Too Late

William Hepworth was an orphan and well provided for,
And under the tender guardianship of a near neighbour,
And an intimate friend of Florence Dalton’s father,
And in the hearts of the young people love commenced to gather.

And for Florence Dalton William Hepworth had great affection,
And to his union with Florence Dalton there could be no objection.
Her father was the manager of a wealthy banking firm in London,
And could very well provide for his godson.

William Hepworth had chosen the army as his profession,
A post he preferred and admired to his own confession.
So the marriage was agreed on, the time it was set
At the expiry of three years, which caused Florence to fret.

Because Willie’s regiment was ordered to India without delay,
And but for the separation Florence would have been quite gay,
Because she wouldn’t see Willie again for three long years,
And with the thought of parting she shed many tears.

And on the last evening there was a chill at Willie’s heart,
As though from a dying friend he was about to depart,
But he said, Florence the sun shines on me to the last,
And when he looked upon her white face he stood aghast.

Oh, darling! Don’t look like that, Willie did cry,
Than Florence said, Dear Willie, I’ll try, I’ll try!
And throwing herself upon his manly breast,
But alas! poor Florence could find no rest.

Dear Willie! I can’t let you go away, my heart will break.
No it won’t, Florence, it will be strong for my sake,
So be cheerful, dear Floy, and courage don’t lack,
And give me a loving welcome when I come back.

But three long years, Willie, three long years!
For while you are away I will live in doubts and fears;
And my heart will feel sad and full of pain,
In dread you will never return home again.

They wont be long to look back upon, my dear Floy!
While we have life before us, my soul’s joy!
Besides, we can write to each other by every mail,
So keep up your courage and never say fail.

There’s one thing you haven’t given me yet, Floy!
What’s that, dear Willie? my only greatest joy!
Just one of those golden curls, my lovely dear!
Which as a talisman next to my heart I shall wear.

Next to my heart always, in remembrance of you,
And to you, dearest Floy! I will ever prove true,
Whatever happens to me until the day I die,
Believe me, my soul’s joy! there it shall lie.

Come, Floy, we must part, the time’s wearing on,
I’ve only half-an-hour and then I’m gone,
And from the Beeches Willie was fain to tear himself away,
Because there with Florence he had spent many a happy day.

And in far-off India Willie pursued his career,
Upright and respected, counting the days of the year,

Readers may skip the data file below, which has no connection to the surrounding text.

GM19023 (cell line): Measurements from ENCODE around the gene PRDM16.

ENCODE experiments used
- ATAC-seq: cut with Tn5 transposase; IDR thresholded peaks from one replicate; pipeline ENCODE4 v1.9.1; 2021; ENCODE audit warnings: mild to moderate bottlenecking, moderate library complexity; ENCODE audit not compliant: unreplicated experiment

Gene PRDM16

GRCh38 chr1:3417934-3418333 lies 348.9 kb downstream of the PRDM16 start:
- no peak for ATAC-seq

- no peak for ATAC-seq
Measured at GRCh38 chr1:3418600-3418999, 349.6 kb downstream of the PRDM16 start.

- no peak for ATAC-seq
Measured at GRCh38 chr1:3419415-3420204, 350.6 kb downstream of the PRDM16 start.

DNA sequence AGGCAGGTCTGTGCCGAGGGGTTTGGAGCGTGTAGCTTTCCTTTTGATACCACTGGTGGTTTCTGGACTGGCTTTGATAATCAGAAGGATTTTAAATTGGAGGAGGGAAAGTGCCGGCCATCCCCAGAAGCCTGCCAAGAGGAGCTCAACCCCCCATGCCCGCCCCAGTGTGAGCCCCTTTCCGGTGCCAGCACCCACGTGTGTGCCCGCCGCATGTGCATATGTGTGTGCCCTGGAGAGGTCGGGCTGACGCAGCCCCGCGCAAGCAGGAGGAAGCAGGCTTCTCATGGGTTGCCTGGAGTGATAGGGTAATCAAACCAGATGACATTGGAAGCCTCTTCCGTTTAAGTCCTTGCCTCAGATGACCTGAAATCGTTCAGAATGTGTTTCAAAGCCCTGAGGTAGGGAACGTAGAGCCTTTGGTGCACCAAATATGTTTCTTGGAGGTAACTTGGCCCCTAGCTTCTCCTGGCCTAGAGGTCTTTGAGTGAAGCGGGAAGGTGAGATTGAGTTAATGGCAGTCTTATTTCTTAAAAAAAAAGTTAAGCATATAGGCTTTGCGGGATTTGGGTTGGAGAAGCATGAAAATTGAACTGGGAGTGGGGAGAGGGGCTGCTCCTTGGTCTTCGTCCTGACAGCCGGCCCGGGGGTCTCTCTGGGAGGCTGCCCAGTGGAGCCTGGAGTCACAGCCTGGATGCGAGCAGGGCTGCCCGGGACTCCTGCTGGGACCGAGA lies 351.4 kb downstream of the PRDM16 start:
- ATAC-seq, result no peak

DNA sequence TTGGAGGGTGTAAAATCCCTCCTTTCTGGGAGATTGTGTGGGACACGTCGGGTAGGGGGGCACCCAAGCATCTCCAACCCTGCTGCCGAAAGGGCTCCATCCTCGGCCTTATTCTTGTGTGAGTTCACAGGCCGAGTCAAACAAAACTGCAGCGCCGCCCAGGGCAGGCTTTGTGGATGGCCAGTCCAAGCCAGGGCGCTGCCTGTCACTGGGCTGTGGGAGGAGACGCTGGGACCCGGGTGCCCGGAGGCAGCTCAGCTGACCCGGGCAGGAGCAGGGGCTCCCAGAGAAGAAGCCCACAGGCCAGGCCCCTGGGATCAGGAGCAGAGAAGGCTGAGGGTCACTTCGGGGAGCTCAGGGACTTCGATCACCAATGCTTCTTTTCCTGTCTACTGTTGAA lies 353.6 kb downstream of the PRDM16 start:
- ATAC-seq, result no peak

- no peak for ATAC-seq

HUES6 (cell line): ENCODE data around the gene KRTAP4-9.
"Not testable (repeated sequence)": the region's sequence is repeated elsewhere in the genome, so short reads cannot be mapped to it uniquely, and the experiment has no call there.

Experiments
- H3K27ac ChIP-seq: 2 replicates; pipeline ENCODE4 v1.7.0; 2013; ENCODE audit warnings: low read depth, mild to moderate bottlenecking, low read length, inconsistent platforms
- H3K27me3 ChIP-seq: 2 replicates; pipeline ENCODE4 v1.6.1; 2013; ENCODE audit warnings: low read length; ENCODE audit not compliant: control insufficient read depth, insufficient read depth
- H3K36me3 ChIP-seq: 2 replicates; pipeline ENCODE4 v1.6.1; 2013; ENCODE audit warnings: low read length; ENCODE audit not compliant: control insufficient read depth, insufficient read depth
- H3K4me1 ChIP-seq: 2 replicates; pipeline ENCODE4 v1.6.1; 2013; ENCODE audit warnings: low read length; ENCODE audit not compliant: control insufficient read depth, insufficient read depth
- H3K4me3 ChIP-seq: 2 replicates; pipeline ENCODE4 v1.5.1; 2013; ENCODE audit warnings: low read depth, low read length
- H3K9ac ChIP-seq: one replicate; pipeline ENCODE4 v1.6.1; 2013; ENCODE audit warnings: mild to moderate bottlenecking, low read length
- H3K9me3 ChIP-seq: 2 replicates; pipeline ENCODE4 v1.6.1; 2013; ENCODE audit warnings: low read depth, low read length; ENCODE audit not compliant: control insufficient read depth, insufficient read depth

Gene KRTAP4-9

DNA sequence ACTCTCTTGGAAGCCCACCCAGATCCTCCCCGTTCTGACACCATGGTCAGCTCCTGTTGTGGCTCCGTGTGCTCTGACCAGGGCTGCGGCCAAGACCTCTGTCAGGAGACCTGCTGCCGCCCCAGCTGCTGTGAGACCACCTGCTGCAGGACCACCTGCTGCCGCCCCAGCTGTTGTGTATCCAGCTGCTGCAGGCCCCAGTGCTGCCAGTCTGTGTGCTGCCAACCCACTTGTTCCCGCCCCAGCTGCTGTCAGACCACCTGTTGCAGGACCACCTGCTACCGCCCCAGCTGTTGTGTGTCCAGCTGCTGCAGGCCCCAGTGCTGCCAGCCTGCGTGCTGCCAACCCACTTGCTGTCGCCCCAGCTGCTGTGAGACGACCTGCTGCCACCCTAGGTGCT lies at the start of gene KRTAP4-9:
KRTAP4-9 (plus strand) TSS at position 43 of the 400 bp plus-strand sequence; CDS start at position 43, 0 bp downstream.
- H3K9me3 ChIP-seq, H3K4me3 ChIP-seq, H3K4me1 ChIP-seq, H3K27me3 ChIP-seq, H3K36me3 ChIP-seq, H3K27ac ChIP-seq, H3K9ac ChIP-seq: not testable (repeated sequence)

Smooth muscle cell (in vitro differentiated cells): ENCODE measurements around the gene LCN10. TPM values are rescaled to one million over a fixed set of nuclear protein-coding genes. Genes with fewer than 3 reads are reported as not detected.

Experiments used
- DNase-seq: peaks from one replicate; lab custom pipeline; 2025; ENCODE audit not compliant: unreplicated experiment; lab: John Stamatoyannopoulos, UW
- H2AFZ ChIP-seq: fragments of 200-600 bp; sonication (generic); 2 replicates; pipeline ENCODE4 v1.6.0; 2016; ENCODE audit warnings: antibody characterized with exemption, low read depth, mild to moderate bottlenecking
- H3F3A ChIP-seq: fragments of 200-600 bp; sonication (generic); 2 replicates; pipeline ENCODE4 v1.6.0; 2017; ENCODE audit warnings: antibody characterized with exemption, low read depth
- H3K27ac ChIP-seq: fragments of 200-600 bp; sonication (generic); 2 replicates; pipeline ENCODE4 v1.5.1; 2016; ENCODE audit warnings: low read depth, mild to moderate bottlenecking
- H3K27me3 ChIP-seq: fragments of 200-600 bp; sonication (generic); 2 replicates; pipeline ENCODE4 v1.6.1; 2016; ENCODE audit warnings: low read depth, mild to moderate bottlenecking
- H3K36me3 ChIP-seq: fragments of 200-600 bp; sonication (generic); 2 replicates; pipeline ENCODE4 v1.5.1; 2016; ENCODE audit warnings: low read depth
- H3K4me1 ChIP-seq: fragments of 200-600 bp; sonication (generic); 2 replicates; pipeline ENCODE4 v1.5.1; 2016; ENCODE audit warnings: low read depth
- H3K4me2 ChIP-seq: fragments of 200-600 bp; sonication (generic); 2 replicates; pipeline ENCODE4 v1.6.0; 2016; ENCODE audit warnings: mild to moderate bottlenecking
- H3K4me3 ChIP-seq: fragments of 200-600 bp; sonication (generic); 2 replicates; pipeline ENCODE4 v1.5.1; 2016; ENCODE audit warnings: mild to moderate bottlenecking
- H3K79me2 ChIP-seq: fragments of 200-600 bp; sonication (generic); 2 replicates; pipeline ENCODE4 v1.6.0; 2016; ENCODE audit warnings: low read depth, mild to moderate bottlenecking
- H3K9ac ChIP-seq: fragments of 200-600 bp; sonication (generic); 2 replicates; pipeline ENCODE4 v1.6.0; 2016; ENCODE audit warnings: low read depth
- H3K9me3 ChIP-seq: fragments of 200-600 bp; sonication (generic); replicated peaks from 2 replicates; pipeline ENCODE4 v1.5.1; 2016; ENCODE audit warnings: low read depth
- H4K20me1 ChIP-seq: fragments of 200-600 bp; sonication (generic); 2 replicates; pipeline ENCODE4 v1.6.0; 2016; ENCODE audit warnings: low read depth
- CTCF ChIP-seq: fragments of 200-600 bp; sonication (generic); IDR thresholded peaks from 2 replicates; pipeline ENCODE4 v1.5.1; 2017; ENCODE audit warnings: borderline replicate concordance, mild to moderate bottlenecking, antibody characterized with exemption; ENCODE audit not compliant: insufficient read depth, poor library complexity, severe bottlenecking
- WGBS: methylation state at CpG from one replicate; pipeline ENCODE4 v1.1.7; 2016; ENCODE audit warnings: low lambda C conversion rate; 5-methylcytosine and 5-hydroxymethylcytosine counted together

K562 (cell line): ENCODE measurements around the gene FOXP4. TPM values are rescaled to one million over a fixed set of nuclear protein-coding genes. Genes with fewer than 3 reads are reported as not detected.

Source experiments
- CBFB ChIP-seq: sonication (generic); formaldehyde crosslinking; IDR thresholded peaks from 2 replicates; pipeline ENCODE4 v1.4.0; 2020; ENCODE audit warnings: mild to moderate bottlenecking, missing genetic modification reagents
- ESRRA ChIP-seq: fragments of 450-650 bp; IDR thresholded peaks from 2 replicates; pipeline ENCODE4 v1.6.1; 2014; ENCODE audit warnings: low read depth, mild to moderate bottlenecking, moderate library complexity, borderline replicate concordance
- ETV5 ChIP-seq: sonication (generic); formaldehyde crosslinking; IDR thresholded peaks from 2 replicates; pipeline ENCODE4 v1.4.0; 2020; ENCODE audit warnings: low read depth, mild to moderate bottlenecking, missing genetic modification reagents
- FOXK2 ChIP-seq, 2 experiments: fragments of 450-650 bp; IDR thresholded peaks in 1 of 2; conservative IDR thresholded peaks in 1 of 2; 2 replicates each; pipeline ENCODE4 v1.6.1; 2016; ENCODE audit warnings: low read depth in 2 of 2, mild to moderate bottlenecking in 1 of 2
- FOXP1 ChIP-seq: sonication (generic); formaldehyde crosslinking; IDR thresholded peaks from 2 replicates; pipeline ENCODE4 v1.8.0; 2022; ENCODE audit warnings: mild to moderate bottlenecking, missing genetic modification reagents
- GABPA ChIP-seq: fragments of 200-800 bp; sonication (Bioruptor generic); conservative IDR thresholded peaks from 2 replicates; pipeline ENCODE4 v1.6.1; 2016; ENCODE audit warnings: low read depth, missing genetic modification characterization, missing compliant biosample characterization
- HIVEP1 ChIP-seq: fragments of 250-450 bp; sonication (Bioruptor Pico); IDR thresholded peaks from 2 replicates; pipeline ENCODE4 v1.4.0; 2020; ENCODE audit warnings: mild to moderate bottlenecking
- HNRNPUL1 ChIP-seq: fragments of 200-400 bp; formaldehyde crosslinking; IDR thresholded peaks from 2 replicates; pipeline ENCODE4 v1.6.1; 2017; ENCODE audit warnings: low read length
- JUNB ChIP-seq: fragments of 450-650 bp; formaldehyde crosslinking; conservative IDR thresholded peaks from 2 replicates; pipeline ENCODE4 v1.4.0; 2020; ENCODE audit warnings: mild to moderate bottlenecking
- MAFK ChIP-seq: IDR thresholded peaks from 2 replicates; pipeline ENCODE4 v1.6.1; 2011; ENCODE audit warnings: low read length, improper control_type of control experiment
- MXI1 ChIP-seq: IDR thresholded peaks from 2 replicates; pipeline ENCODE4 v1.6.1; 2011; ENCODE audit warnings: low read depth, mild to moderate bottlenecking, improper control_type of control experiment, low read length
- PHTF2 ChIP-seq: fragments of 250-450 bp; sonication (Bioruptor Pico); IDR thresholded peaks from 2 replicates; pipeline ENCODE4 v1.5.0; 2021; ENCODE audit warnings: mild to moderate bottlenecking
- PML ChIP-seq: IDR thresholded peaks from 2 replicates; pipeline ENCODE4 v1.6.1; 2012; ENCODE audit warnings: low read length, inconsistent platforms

As they lessened and seemed to fly by,
And as he gazed on Floy’s golden hair he heaved a sigh.

Florence Dalton’s heart one night was seized with sudden dread,
And she soon learned that her father was dead,
How he had shot himself, alas! at home,
Which caused poor Florence to sigh and moan.

And she soon discovered that her father had become insolvent,
And had shot himself because he felt so discontent,
Because he knew hundreds of trusting women and men
Would call him thief, liar, and forger and would him condemn.

So Florence Dalton and her mother were reduced to beggary,
All through Mr Dalton’s unfortunate insolvency,
And they were forced to remove to a miserable garret,
Which caused Florence Dalton and her mother deep regret.

And in a few days Florence grew very unwell,
And their jewelry for food they had to sell,
While Willie Hepworth was coming home with plenty of gold,
And perhaps before he arrived Florence might be dead and cold.

One night, when Florence was trying to sell Willie’s locket for bread,
She saw a brown sunburnt man who filled her heart with dread,
And he was making frantic inquiries for Mrs Dalton,
But no one could tell him and he looked woebegone.

But he found out Florence the next day,
In a most miserable garret where she lay;
A sight he never forgot till his dying day,
Poor Florence looking like a corpse, which smote him with dismay.

Then he said, Mrs Dalton, don’t you remember me,
But Florence extended her arms and cried, My own Willie!
Yes, Willie! cried Mrs Dalton, you have come to see her die.
Yes! saved from wreck and fire, cried Willie with a sigh.

Then bitter tears from the two fell on her head,
And Willie felt stunned and helpless because Florence was dead;
And Mrs Dalton often mourns o’er her sad fate,
And wails into Willie’s ear that he has come Too Late! Too Late!

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